COVID19News

‘SA Covid-19 variant likely now in Zim’

There is a huge chance that the new Covid-19 variant strain has entered Zimbabwe due to high numbers of infections recorded since the start of 2021, compounded by the free flow of people to and from South Africa, health experts have said.

On December 18, 2020, South Africa announced the detection of a new variant of Covid-19 known as 501Y.V2 that was rapidly spreading in three provinces and fuelling a rise in cases.

On  January 7, 2021, the neighbouring country recorded more than 20 000 new Covid-19 cases in a 24-hour period.

Zimbabwe, as of January 7, 2021,  has recorded 18 675 confirmed Covid-19 cases with 446 deaths causing speculation the new Covid-19 variant strain is in the country due to movement from and to South Africa.

The country recorded its highest single number on January 5, 2021 where 1 365 cases and 34 deaths were recorded in 24 hours.

In an interview with CITE, Acting Bulawayo Provincial Medical Director (PMD), Dr Welcome Mlilo, said trends of increases in Covid-19 cases showed the country was now in the second wave.

“Bulawayo entered the second wave last year but I can’t remember the exact date. The second wave began when we saw an increase in Covid-19 cases. Now the rest of the country shows it has also entered the second wave and the record breaking figure of 1 365 cases on January 5, which was eight percent of our total Covid-19 cases shows no doubt of that,” he said.

Zimbabwe had the first Covid-19 wave from March 2020, with cases dying down in November 2020 only to go up in December while experts have noted that viruses constantly change through mutation, and new variants of a virus are expected to occur over time.

As to whether Zimbabwe is experiencing the new Covid-19 variant strain, Dr Mlilo said there was that possibility but it was something to be proven scientifically.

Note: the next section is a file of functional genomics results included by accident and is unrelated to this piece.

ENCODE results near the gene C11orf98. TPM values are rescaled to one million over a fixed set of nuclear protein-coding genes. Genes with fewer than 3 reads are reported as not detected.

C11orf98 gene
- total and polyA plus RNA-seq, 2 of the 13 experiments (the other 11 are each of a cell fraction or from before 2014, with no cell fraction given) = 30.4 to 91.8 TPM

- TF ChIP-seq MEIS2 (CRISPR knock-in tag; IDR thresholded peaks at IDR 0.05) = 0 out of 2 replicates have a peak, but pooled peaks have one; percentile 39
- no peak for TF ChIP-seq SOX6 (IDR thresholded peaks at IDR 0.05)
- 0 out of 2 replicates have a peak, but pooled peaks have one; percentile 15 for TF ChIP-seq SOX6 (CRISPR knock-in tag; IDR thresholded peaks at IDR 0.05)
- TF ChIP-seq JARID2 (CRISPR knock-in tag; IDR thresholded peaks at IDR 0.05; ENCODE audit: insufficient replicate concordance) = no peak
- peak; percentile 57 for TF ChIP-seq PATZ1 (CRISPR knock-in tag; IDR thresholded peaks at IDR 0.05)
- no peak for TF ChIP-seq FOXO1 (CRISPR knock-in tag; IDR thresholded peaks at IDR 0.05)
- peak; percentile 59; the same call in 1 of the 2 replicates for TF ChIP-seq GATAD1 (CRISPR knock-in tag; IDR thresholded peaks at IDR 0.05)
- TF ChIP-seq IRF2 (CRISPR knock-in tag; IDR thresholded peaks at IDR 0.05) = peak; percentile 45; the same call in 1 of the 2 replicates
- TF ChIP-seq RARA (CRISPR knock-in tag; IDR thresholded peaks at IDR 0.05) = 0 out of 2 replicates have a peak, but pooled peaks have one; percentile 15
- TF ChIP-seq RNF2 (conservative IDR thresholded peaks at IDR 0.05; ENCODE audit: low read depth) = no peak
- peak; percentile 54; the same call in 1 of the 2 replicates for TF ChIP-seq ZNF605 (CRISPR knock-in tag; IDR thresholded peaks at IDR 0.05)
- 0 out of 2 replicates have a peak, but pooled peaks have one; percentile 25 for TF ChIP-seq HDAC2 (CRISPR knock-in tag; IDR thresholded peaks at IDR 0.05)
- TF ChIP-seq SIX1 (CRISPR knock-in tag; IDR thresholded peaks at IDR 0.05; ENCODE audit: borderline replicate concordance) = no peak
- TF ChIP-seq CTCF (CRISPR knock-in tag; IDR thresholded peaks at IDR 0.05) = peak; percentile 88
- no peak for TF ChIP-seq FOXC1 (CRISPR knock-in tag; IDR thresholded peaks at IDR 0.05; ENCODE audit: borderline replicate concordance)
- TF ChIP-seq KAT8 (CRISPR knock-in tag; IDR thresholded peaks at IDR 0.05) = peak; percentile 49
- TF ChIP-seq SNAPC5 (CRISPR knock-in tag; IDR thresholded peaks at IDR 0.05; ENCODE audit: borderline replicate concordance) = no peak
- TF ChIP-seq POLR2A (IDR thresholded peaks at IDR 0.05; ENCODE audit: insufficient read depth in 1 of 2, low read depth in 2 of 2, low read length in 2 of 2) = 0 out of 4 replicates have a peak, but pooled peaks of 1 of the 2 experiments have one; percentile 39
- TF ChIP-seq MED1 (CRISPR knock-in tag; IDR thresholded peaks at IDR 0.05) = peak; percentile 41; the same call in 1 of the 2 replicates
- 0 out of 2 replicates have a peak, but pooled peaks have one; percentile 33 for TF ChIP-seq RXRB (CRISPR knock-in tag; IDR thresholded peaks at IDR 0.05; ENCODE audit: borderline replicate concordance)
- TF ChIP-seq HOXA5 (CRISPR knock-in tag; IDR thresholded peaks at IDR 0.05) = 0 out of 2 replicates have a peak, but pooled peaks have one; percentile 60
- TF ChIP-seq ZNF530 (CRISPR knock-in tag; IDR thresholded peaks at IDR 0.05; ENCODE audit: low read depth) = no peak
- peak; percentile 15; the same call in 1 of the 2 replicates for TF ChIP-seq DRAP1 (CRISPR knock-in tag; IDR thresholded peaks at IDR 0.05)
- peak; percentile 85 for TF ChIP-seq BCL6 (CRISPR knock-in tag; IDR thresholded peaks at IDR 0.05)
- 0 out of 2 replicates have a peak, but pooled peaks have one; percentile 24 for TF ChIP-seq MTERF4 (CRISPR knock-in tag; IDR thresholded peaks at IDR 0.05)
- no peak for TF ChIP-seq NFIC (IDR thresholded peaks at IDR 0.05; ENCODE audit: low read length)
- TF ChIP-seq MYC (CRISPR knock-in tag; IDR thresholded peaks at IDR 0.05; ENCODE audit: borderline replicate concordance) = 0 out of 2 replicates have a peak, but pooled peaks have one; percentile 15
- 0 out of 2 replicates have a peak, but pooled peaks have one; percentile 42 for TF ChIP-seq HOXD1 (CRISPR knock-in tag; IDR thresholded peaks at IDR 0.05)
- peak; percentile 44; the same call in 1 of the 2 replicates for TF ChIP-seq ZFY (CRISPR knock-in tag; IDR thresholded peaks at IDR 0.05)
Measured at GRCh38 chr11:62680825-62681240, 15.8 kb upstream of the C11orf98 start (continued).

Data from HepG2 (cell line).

“The National Reference Laboratory is testing Covid-19 samples to determine the strain but from our clinical picture we are seeing its trends, which is that it is more infectious and is killing more people,” he said.

“The strain could have entered the country when borders were open and there was lots of movement to and from South Africa. But this is something we have to prove scientifically and the national reference laboratory is doing those tests and investigating,” he said.

Dr Mlilo referred CITE to the Chief Laboratory Scientist, Barbara Manyame–Murwira at the National TB Reference Laboratory at Mpilo Central Hospital in Bulawayo, where Covid-19 tests are done.

Manyame–Murwira said the laboratory in Bulawayo was not testing for the Covid-19 strain, as that was done in Harare but would provide information after communicating with colleagues in the capital.

Zimbabwe’s Health and Child Care Deputy Minister, Dr John Mangwiro, already has declared the entire country a coronavirus hotspot due to a caseload that continued increasing rapidly in all regions.

“There’s no area that’s called the hotspot, it’s now the whole country. That is why we are at level four of transmission. If (it was a) cluster of just hundred people, we would (be) on level one. Most of our Covid-19 centres have enough beds people should not rely on social media or hearsay,” he said recently.

According to statistics from the Ministry of Health and Child Care, Bulawayo, Harare and Matabeleland South, in that order, have the highest number of Covid-19 cases per 100 000 population.

Due to its proximity with South Africa, Matabeleland South risks having the Covid-19 variant but the PMD, Dr Rudo Chikodzere, said she could not confirm news on the coronavirus strain as such had to be confirmed at national level.

“Tests are being done to determine such but take note of warnings by deputy minister (Dr Mangwiro) who said each part in the country is now a Covid-19 hotspot,” she said.

Meanwhile the United Kingdom’s Department of Transport has extended travel restrictions to southern African countries from 4am, Saturday January 9, 2021 to protect against the spread of the new Covid-19 variant initially detected in South Africa.

“The government has responded swiftly to new evidence showing an urgent need to halt travel from all southern African countries to help prevent the spread of a new coronavirus (Covid-19) variant identified in South Africa. Entry into England will be banned to those who have travelled from or through any southern African country in the last 10 days, including Namibia, Zimbabwe, Botswana, Eswatini, Zambia, Malawi, Lesotho, Mozambique and Angola – as well as Seychelles and Mauritius,” said UK’s Department of Transport.

The American Center For Disease Control and Prevention (CDC) also warned its US citizens to possibly avoid traveling to Zimbabwe “by any means necessary.”

In an update posted on the CDC’s website, Zimbabwe was classified as a high-risk country and travellers were advised to avoid coming to the southern African country.

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